Uefa general secretary Gianni Infantino said: "The main rule is the break-even requirement which will be phased in over the next three years.
"It is not as easy to swallow for everyone but everyone understands it is necessary. They are there not to punish clubs, they are there to help clubs. We don't want to kill anyone, this is why we have a phased-in approach."
But money invested in stadiums and youth development will not be included in the number-crunching.
The rules will also forbid clubs owing money to their rivals, players and staff or the tax authorities at the end of the season.
Portsmouth were a glaring example of a club which owed millions in unpaid transfer fees, image rights, tax and VAT.
Earlier this year, Infantino estimated 50% of clubs in Europe were making losses and 20% were in financial peril.
Big transfer fees can still be paid but clubs will need to generate sufficient funds through ticket sales, TV money and commercial revenue.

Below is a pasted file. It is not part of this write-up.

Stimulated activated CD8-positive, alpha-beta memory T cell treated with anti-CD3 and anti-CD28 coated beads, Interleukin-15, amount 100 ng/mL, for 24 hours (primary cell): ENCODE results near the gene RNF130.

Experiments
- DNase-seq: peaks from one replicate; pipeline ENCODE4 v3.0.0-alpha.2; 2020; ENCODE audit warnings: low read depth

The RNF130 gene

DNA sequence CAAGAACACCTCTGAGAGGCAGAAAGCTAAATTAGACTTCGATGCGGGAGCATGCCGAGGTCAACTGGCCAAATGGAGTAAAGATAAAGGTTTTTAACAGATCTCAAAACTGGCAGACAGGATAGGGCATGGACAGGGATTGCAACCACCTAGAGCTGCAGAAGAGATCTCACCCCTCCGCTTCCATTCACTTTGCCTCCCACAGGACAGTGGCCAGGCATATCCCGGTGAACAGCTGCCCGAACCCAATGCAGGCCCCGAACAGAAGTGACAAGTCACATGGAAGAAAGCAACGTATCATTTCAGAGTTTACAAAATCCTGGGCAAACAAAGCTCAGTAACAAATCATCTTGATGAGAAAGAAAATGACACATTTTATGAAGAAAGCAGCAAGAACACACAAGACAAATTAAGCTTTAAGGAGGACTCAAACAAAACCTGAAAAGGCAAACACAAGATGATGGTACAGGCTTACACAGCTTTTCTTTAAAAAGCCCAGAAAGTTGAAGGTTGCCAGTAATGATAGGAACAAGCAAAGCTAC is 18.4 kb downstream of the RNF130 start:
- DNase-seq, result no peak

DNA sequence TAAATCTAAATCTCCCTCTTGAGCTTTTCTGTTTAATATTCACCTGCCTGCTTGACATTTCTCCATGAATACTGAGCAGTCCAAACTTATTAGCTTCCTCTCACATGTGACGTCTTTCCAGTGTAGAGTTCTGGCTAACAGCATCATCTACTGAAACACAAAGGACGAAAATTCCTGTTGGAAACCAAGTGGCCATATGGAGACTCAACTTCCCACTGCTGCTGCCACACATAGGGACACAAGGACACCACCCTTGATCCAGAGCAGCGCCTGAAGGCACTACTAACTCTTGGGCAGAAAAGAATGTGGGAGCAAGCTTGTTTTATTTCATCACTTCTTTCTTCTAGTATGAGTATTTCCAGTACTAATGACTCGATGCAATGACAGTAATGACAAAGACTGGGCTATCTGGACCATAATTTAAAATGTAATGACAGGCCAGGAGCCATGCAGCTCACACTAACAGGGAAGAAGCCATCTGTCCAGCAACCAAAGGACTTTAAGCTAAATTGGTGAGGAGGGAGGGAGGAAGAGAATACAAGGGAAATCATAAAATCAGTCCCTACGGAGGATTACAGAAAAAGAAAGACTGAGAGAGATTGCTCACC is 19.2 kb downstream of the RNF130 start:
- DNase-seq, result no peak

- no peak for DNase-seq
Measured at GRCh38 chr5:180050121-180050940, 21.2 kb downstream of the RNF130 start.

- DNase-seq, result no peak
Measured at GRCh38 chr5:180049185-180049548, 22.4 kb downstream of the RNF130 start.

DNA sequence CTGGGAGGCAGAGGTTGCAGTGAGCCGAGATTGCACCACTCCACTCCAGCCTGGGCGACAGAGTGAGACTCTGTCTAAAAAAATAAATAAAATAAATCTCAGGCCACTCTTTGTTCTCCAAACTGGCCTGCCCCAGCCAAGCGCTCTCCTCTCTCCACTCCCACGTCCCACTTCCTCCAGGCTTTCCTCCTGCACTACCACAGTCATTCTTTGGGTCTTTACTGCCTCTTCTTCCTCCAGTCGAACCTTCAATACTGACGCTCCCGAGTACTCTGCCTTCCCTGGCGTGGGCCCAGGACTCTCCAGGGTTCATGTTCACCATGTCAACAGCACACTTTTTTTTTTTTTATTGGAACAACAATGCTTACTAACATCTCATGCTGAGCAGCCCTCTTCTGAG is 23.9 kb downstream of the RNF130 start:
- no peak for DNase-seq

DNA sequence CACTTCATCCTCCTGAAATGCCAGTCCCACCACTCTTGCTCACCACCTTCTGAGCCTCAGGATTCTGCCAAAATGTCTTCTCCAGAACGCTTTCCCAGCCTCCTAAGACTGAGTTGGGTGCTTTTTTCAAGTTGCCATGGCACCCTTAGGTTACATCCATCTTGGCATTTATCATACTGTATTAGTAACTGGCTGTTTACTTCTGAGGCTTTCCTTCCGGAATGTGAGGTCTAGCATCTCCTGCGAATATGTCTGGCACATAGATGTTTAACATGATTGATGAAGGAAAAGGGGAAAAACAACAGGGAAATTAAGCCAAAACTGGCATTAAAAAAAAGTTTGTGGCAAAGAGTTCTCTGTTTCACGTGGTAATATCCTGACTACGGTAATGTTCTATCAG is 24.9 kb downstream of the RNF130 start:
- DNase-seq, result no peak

"If clubs want to spend 50, 60 or 70 million, why not, provided they have the money coming from their revenues, this will continue in the future. The problem is when you don't have the money," Infantino added.
The European Clubs' Association's president, former German international Karl-Heinz Rummenigge, welcomed the move, commenting: "The measures will shape the future of European football into a more responsible business and ultimately a more sustainable one."
This page is best viewed in an up-to-date web browser with style sheets (CSS) enabled. While you will be able to view the content of this page in your current browser, you will not be able to get the full visual experience. Please consider upgrading your browser software or enabling style sheets (CSS) if you are able to do so.